Have we reached peak smartphone? No chance.

Have we reached peak smartphone? No chance.

If you were beginning to think the only thing left to innovate on your connected devices was another camera or a facial recognition feature, you're wrong.

A technology has been developed that is set to revolutionise the connected world. The eSIM is a rewritable chip that comes pre-installed in a device that grants OTA (over-the-air) access to networks - in other words: seamless connectivity. This has the potential to remove the need to separately purchase a SIM card, as customers will be able to join mobile network plans through a quick tap within the software itself.

You might not be able to see it, but the eSIM is a gamechanger.

eSIM is already available with a few gadgets on the market, but it is only recently being incorporated into smartphone technology. It offers customers more seamless connectivity with their network and other devices. In this way, the eSIM will allow for greater growth in the IoT community (the connectivity of multiple platforms).

What's in it for customers?

Convenience. On the more trivial end of the spectrum, it means that when your smartphone, smartwatch or tablet arrives, it will be - for the first time - a truly out-of-the-box gadget. You won't have to put the SIM card in manually (it's already there) nor will you, as many will remember, have to wait a number of days for the SIM card to turn up (again, it's already there). It's a pivotal shift in how we purchase our connected technology.

More fundamentally, the embedded SIM grants the end user greater choice and tighter control over their own connectivity. Because customers will be able to change network provider at the touch of a button, they have access to a broader, and eventually richer, range of network deals that best suit their needs.

This is especially beneficial for travellers who may finally be able to rid themselves of exorbitant roaming charges - customers can simply switch to a local network wherever they are in the world.

Some new smartphone models are already planned to incorporate both an embedded SIM chip and a SIM tray - allowing for the equivalent of a dual SIM plan - prevalent and extremely popular in many Asian markets. There, customers can separate corporate and personal mobile plans and set up more cost-effective network deals.

What's in it for MNOs?

The eSIM isn't just a convenience for customers, of course. It has potential to open doors for mobile operators to become more widely available on a variety of different devices within the IoT portfolio. A seamless network drawn between all these devices would create a smoother experience for technological interaction. Mobile networks could then use this new IoT connectivity to create bundle deals to appeal to consumers.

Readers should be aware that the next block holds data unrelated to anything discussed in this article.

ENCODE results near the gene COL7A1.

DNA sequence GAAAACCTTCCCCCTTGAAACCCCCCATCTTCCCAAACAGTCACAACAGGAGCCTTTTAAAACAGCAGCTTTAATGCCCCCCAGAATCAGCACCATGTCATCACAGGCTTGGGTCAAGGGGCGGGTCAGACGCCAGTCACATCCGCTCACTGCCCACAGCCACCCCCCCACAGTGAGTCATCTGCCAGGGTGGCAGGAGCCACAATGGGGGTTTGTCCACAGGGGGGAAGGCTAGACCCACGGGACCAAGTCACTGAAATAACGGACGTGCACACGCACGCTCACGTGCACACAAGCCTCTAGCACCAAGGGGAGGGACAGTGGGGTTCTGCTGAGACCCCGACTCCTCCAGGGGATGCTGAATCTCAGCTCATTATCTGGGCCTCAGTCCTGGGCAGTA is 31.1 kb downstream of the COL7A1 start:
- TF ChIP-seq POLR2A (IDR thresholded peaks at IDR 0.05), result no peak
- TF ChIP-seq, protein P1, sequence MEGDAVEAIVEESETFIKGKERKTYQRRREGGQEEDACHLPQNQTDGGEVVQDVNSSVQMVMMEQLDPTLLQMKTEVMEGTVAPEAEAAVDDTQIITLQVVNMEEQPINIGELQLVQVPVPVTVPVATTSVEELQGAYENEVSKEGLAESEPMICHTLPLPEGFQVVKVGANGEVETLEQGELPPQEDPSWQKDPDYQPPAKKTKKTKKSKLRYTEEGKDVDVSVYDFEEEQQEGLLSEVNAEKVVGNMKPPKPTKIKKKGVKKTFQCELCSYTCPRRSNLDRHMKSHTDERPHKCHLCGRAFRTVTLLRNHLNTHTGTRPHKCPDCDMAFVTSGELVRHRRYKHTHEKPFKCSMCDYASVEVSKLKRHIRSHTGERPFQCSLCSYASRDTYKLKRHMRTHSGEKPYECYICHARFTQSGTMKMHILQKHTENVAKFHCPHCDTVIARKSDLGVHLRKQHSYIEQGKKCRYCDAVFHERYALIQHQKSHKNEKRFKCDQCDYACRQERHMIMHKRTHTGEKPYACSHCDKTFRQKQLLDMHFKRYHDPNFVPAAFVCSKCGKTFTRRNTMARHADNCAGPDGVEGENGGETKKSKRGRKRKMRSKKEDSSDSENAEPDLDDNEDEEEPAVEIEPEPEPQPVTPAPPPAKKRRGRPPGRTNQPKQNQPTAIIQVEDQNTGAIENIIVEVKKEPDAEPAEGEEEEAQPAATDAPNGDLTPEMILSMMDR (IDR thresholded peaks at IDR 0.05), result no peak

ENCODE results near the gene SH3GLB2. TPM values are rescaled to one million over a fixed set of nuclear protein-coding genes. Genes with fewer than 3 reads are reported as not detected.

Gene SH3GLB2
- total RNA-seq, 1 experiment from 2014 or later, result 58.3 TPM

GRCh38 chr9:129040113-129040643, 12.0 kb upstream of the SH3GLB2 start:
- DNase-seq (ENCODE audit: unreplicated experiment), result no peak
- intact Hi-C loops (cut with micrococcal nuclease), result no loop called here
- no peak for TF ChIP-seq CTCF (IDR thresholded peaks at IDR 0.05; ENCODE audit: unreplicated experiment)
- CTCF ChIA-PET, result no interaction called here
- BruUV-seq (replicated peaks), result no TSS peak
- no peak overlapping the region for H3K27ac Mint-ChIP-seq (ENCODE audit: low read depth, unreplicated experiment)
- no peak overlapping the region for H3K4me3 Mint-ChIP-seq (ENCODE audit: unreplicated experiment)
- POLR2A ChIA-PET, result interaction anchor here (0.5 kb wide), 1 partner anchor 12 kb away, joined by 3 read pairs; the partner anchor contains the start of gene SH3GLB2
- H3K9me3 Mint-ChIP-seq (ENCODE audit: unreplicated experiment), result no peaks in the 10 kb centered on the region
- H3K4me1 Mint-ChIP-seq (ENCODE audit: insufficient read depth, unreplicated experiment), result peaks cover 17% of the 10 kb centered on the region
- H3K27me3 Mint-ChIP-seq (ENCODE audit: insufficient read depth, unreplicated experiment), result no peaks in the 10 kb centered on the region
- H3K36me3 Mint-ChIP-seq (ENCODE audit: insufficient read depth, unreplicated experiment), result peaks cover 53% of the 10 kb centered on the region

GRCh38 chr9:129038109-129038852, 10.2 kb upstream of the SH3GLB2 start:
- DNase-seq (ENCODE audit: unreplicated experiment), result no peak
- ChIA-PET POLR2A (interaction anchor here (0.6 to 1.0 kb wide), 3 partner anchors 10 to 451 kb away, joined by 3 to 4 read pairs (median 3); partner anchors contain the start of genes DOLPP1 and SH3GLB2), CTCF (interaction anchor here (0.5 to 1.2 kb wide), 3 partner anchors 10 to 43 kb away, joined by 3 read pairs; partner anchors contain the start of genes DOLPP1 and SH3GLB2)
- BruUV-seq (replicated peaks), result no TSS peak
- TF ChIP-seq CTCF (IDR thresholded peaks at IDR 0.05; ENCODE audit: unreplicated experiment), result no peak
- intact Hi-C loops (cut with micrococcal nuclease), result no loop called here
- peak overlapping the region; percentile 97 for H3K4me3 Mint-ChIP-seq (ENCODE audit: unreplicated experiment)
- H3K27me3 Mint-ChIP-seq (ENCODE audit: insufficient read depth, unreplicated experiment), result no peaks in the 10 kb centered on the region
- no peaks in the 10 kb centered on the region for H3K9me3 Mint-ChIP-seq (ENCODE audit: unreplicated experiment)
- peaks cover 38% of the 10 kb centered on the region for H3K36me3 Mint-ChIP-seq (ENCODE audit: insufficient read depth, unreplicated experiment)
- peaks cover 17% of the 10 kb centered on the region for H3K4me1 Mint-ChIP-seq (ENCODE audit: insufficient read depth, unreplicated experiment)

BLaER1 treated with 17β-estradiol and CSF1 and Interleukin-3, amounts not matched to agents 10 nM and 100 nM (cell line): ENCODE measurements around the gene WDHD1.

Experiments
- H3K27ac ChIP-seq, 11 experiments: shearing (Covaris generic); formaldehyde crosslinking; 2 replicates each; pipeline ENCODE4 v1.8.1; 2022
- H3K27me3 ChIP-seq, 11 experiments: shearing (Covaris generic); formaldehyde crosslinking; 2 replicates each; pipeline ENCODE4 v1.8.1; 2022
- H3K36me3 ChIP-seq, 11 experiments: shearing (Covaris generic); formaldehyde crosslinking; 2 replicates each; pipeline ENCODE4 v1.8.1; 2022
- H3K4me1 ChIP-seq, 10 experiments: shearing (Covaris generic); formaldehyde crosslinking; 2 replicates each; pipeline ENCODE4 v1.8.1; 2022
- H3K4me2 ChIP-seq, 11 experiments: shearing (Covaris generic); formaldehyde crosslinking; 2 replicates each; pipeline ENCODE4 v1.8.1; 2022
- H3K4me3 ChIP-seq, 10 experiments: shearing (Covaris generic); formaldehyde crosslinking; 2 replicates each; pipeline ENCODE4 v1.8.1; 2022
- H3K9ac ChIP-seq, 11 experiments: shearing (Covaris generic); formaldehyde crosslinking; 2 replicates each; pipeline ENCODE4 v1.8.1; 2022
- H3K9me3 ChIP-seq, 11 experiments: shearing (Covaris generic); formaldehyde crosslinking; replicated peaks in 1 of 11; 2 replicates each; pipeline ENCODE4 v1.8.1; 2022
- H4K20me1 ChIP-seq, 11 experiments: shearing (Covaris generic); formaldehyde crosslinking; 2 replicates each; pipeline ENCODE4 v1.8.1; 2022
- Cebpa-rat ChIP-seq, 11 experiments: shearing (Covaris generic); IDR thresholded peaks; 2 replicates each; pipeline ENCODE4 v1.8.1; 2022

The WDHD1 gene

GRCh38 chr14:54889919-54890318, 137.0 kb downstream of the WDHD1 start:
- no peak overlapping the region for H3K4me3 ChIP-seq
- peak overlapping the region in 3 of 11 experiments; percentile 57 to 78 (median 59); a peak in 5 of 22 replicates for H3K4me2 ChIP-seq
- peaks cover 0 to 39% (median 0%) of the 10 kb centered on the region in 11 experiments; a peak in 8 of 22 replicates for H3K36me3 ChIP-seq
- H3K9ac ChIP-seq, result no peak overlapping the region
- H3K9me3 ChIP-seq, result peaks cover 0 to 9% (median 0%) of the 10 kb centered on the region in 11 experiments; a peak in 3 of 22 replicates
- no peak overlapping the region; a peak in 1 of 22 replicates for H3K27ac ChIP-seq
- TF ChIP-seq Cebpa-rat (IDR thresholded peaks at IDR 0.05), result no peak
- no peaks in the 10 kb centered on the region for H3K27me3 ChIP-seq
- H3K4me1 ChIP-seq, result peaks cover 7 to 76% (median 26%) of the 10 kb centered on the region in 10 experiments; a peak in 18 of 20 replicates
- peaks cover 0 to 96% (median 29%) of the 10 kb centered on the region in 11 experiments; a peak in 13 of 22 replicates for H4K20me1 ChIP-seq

Not to mention, eSIM technology presents a range of opportunities for service providers to market themselves more effectively. Because users will be able to connect to a mobile network OTA (over-the-air), this introduces a greater number of touchpoints for networks to connect and build relationships with their customers. Where once a physical plastic chip had to be procured, now getting a new data plan could be as simple as scanning barcodes from an advertisement.

Even from a purely financial perspective, the handover of SIM card installation to manufacturers is estimated to save tens of millions of pounds for medium-sized MNOs.

What's in it for manufacturers?

Phone manufacturers are constantly trying to provide a better and more convenient experience for consumers. To do this, space (or 'tech real-estate') needs to be made available to provide new features. The embedded SIM could act as the latest method for obtaining this coveted space. The removal of the SIM tray would grant manufacturers access to add more amazing features to our phones.

What's in it for the environment?

A frequently overlooked advantage of the eSIM is that it also limits the production of plastic.The abolition of the removable SIM devices would save 30,000 tons of plastic every year, regardless of the packaging and distribution needed to distribute the six billion SIM cards produced annually around the world.

Every year, mobile networks continue to bin large portions of their manufactured SIMs because of miscalculations in scale. Because the embedded SIM chip shares the lifetime of the device itself, only one SIM would have to be produced.

Widespread adoption of this technology, then, is not just good for the user, nor the networks or manufacturers, but the environment - offering an enormous contribution to the much-needed redressing of the pervasiveness of plastic in our everyday lives.

Currently, billions of physical SIMs are being put to waste. It is time to start building a better, greener future. 

Even considering the many recent advances to incorporate the eSIM into mainstream devices, the eSIM is still very much in its infancy. But its potential could create a wide-reaching impact on the world of technology. And the world as a whole.

Find out how Truphone is building a better future here. 

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